Western medicine has various treatments used for lowering inflammation, mediating and stabilizing mast cells, and lowering an improperly heightened immune response. Such drugs commonly prescribed for long COVID-related inflammation include:  

For those who prefer to go the natural route, you can ask your provider about probiotics, as well as anti-inflammatory, anticoagulant, and antiviral supplements like:  

  • vitamins A, D, and E  
  • zinc  
  • curcumin   
  • ginger  
  • elderberry  
  • garlic  
  • turmeric   
  • Ginkgo biloba  
  • grapeseed oil   
  • green tea  

Check with your primary care provider for any possible medication conflicts before taking any supplements.   

Traditional Chinese Medicine practitioners have also been found to be a great help to those with long COVID. Whichever route you take, reducing inflammation in the body has been shown to influence a variety of COVID and long COVID symptoms, including fatigue.   

Again, make sure you qualify the expertise of every specialist you see. Ask questions and request they provide research to support their health plan. If you feel uncomfortable at all, get a second opinion. If someone says they have one magic pill or surgery as the cure for all your symptoms, run! That doesn't exist yet.   

4. Find support  

Finding long COVID support groups was instrumental in my recovery. With around 16 million adults estimated to have long COVID in the United States, many people have been through this that can help you cope with the experience. They can also help you find a second opinion or even a new provider if one doesn’t work out.  

For me, Myalgic encephalomyelitis/chronic fatigue syndrome (ME/CFS) and autoimmune support groups have been the most helpful outside of long COVID support groups. In addition to much-needed emotional support, these groups often have internal lists of vetted specialists and tips on how to get quality care or what tests to ask for.   

5. Invest in rest  

Being careful not to overexert yourself physically or mentally is key to preventing or reducing the severity of long COVID and speeding your recovery. Think of it as investing in your long-term health and not as missing out. Overexerting yourself just once can increase the likelihood of disease severity in the long term.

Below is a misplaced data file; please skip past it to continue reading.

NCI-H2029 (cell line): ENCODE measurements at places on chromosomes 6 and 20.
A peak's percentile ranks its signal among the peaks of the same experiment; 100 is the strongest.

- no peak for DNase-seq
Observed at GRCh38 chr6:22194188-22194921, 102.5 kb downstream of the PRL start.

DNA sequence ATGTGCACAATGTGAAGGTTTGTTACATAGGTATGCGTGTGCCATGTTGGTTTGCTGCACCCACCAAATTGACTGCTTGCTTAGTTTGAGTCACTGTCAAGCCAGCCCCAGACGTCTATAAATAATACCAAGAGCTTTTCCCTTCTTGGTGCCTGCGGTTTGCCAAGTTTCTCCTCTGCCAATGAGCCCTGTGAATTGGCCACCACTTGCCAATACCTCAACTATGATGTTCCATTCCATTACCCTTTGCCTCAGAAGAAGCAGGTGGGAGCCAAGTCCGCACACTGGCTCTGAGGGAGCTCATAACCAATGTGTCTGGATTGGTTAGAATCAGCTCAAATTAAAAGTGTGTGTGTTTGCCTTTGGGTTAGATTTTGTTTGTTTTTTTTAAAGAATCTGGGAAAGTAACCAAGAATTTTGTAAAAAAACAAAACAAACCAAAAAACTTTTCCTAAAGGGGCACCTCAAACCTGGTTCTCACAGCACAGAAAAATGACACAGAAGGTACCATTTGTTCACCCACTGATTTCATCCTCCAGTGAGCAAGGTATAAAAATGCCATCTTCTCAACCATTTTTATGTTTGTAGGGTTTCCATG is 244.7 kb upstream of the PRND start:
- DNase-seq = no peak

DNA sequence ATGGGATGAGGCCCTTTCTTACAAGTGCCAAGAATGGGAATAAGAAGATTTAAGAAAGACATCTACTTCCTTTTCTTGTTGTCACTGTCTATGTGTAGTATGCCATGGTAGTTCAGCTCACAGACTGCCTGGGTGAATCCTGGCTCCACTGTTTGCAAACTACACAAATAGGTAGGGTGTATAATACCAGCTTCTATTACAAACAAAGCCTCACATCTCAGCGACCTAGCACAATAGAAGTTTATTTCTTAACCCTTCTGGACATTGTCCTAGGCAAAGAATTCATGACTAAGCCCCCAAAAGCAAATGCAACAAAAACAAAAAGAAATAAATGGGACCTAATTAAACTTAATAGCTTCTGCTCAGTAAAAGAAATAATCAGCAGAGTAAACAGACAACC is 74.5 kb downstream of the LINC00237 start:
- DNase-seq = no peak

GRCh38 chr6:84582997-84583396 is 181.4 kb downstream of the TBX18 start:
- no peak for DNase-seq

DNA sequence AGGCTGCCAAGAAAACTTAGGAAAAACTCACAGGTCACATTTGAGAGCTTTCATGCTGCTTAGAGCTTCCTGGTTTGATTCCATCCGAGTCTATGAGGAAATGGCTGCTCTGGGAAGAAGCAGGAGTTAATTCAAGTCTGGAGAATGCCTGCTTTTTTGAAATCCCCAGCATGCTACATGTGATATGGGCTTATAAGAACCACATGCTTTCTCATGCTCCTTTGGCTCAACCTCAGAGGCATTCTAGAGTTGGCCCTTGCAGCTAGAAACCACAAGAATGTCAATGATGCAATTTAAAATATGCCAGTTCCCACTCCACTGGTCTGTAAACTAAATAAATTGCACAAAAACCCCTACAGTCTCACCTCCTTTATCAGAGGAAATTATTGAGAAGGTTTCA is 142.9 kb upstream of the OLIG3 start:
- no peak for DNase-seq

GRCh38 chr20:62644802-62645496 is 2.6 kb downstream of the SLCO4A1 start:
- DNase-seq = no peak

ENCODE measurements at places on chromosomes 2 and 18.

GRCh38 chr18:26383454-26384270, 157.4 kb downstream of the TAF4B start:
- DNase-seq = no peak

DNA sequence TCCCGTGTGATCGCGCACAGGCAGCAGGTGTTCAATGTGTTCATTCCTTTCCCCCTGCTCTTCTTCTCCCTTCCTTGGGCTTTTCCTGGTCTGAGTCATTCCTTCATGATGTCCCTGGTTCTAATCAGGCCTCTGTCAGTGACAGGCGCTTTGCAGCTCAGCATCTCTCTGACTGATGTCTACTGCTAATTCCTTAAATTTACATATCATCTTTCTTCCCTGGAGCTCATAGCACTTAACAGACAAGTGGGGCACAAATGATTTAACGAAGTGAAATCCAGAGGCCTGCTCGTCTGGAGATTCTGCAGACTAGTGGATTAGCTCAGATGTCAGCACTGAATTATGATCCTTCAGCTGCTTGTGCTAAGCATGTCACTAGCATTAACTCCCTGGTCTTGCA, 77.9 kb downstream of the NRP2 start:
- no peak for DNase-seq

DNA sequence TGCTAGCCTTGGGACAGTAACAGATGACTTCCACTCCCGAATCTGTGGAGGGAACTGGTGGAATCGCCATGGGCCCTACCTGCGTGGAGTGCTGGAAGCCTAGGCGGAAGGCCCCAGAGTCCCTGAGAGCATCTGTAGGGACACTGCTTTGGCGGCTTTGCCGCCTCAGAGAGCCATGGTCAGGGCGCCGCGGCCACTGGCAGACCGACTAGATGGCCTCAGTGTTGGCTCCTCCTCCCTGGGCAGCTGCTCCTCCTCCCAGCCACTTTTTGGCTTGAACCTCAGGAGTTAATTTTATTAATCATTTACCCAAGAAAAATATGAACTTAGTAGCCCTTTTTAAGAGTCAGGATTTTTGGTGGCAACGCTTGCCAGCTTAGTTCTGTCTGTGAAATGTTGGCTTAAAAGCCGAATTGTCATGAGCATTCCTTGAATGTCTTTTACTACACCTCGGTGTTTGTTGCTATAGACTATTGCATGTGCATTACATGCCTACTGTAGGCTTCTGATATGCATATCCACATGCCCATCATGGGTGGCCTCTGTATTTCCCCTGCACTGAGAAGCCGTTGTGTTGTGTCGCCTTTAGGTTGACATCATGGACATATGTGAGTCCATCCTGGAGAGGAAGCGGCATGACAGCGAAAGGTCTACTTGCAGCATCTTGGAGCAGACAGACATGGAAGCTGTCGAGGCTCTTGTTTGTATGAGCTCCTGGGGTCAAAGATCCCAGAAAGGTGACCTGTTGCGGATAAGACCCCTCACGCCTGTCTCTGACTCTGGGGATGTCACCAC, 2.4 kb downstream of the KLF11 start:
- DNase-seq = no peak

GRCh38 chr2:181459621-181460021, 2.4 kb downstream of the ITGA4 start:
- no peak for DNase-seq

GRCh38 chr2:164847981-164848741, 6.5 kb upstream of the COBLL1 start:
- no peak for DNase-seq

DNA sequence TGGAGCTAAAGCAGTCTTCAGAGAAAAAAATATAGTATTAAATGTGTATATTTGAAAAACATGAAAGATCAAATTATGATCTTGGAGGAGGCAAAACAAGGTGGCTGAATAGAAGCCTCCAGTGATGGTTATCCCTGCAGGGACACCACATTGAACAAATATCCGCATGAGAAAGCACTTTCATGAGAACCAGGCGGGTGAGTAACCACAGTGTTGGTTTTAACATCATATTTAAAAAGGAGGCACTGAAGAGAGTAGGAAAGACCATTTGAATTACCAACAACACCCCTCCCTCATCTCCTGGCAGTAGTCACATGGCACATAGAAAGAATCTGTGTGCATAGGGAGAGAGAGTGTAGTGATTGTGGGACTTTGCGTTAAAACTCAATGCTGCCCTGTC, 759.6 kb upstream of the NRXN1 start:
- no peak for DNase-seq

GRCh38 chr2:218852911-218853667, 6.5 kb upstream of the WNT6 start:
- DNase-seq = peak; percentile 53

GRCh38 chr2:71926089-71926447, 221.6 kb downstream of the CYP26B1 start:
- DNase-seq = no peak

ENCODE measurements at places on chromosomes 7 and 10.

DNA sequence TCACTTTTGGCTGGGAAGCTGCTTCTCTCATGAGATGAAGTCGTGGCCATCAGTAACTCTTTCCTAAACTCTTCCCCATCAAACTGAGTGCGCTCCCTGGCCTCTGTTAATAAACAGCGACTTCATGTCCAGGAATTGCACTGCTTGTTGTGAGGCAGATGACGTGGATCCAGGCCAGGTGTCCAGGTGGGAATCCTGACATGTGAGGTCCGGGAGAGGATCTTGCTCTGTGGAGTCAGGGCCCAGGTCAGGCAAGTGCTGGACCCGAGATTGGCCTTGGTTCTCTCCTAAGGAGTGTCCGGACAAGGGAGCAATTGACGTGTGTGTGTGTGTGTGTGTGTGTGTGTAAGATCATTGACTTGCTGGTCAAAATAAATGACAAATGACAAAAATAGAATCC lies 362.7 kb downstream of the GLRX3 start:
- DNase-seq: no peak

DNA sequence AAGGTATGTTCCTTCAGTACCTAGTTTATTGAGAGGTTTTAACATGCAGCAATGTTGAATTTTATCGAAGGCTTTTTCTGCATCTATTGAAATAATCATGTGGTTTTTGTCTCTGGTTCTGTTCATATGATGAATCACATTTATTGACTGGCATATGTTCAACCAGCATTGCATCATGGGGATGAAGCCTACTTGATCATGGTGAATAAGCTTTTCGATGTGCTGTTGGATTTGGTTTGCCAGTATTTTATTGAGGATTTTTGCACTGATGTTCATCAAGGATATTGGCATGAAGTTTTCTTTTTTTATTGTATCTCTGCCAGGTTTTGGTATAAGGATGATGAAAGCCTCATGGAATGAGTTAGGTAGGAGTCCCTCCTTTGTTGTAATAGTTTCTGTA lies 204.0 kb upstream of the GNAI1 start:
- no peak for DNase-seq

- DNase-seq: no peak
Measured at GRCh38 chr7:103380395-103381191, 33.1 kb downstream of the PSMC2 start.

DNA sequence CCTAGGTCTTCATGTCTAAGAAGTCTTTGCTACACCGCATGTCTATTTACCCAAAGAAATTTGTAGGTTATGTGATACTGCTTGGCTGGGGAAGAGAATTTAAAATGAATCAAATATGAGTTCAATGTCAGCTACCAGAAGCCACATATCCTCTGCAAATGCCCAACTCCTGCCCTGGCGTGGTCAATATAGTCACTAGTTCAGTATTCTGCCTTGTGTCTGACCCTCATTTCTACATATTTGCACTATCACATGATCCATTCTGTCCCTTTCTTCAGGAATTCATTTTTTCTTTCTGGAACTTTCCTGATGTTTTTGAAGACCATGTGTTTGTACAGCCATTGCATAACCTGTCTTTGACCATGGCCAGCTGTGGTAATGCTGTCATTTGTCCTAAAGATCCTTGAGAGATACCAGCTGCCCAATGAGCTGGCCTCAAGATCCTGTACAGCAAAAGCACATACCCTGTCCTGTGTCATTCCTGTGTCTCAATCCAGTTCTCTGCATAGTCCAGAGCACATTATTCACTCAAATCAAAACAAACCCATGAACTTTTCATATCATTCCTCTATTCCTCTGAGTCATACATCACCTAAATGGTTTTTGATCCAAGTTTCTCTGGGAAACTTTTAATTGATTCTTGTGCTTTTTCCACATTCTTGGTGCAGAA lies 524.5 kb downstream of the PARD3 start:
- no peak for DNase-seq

Rest more and take care of yourself. At first, I didn't understand how vital rest was when I had COVID or developed long COVID, and this led to multiple trips to the emergency room (ER) and slowed my recovery. Thankfully, ME/CFS advocates helped guide me by analyzing my daily routine. Because I had scaled back my activity by 50%, I thought I was resting. But “normal” rest isn't what is needed when it comes to recovering from COVID.  

Physical and mental exertion can flare your symptoms or, at the very least, hinder the cellular repair process. Don't be afraid to ask for help when you need it—even with basic tasks such as cooking and cleaning. When you feel tired, stop what you’re doing, check your heart rate, and rest however long you need to.   

Ask your healthcare provider for social services resources if you don't have a support system and need help with daily tasks.   

The gist  

I’ve overcome many hurdles in my life and thought I could handle any situation. However, I wasn’t prepared when healthcare providers had no answers for the medical complications I would face. It took me a long time to understand that lining up resources, investing in self-care, and delegating tasks go hand in hand with recovery.   

The key takeaway here is don't be afraid to ask questions about anything! Cultivate and lean on a support system. If you don’t know something, look for nontraditional spaces to find help. Waiting for science to catch up with my illness and relying on a healthcare system full of gender, race, and class bias to help me was a huge mistake.   

If you’re reading this, you’re already headed in the right direction.   

Article resources: 

Cynthia Adinig

Cynthia Adinig

Cynthia spent the last several years as a marketing specialist for minority- and woman-led non-profits and on political campaigns. After developing long Covid in March 2020, she decided to become a long Covid advocate. A year into her recovery, she worked to help guide legislative language for the Covid 19 Long Haulers Act. She wrote a digital guide for medical care for Longhaulers of color. Cynthia is proud to join the Kindred team and help cultivate a much needed unique space for the long Covid community.